ANALYSES

The rising of the BRICS

Tribune
25 juillet 2014
Brazil has always perceived this group as an opportunity to increase its restless search for a permanent position in the UN Security Council. It was believed the BRICS would provide the required legitimacy, while offering a counterpoint to the “Western World”, which would be strong enough to rebalance the world’s power balance. Such rebalancing would be the ‘clue’ for Brazil to claim for what it considers to be its right since 1947: the permanent seat.

Russia is fully aware about the role it plays in the world; it is not experiencing a crisis of identity, and holds the privileged office permanent member to the Security Council. However, it fails in getting something that is theoretically quite simple: credibility. According to Vladimir Putin the BRICS could – and still can – serve as a strong means for the country to recover that priceless intangible value. Still under the effects of an intensive Cold War the country remains playing an antagonistic role in face of the USA. And that antagonism ensures that Russia is feared, but never loved. This is the reason why the recovery of credibility would be the greatest prize granted by the BRICS to that country.

Although it joined the group only in April 2011, South Africa has always perceived the BRICS as a double possibility of reaching its objectives: on one hand, the country could take great advantages from the trade among members, mainly due to its geographic location; on the other hand, South Africa believed the BRICS were the driver required to consolidate its position as an economic and political power in Africa, also expanding its sphere of influence in the continent. Neither of the two expected outcomes took place, leading the South African government to face internal criticisms, and criticisms by the opposition, regarding the actual value of being part of the BRICS.

For India, the block serves as an outstanding mechanism to maintain the geopolitical stability in the region. Finally, China was and continues to be the great leader of the BRICS. The materialization of an interest shared by all members – the creation of the bank – was triggered by China, as since the outset the country understood the possibility of trying to restructure the global financial system. After all, the country held the capital, demand, partners and the political centralization required for making quick decisions. However, the legitimacy and credibility of a movement of that kind would only be achieved if the other members – each one with its own uniqueness – participated in the project.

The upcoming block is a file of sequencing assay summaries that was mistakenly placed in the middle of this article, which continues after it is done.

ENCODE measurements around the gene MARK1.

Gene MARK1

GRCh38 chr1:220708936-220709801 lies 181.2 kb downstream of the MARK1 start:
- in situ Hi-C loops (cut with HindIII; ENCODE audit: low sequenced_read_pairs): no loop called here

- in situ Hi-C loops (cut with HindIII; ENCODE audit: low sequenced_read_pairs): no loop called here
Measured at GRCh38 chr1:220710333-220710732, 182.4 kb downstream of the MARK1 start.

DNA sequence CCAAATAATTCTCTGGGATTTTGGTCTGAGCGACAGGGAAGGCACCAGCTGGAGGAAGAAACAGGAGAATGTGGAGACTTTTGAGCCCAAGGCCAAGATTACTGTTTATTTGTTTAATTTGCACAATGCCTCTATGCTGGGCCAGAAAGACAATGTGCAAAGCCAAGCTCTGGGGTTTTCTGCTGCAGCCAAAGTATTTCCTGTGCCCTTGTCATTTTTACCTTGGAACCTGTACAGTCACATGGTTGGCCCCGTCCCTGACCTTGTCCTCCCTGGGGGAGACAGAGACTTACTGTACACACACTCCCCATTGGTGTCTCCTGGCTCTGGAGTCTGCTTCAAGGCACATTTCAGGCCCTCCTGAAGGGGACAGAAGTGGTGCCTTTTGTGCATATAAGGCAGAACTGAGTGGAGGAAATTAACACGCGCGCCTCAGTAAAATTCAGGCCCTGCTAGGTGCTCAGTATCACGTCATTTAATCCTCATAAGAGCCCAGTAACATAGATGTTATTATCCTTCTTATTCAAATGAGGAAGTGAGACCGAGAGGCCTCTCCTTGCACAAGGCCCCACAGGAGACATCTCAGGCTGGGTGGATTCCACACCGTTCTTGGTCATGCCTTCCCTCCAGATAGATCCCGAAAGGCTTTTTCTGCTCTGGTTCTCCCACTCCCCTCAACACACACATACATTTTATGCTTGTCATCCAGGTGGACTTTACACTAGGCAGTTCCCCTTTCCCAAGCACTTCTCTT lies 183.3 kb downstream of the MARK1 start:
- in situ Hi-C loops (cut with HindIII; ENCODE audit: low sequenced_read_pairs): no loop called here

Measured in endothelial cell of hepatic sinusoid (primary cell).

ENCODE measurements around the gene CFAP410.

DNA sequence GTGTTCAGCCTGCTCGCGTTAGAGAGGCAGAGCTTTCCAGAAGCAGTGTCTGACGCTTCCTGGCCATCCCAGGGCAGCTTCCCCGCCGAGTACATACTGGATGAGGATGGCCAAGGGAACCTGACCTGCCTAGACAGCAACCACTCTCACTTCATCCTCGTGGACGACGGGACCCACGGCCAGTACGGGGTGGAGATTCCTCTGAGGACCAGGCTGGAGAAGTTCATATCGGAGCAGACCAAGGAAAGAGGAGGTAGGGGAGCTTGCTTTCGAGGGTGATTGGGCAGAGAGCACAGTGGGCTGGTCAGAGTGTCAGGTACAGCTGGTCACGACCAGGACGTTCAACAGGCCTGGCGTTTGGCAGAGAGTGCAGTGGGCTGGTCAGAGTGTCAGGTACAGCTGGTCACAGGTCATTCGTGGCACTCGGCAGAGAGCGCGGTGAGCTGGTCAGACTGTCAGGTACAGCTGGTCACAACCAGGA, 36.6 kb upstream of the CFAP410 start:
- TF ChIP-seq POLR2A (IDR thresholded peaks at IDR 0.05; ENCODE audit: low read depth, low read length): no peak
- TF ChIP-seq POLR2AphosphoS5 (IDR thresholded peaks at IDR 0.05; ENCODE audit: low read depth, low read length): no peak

The BRICS Bank is still young, somewhat vague and bears more questions than answers. Nonetheless, it has already broken the traditional way how countries can seek for credit in the international market. Argentina - a renowned client of international credits to solve its cyclical crises – has already claimed the position of #001 client of the Bank. There would be nothing better for the BRICS members than to have as client # 1 a country that is big enough to draw the world’s attention, and small enough to prevent damaging the power consolidation sought by each partner in the group. Therefore, it is not surprising that Argentina was promptly refused as a potential member of the BRICS, but is much welcomed as a client.

The BRICS Bank and Argentina stand for much more than the simple gathering of a new financial institution and a country consistently drown in problems. What happened during the 2014 Summit in Fortaleza went much farther than that, standing out for a mechanism that is financially strong, and countries facing legitimate problems that decided to challenge the global financial logic, whose capital is New York. Since when Argentina “denounced” New York as an unsafe site for international financial negotiations and blamed the 'vulture funds” for the country’s problems, here came a bank riding a white horse, and which does not fit into the traditional standards of the current financial system.
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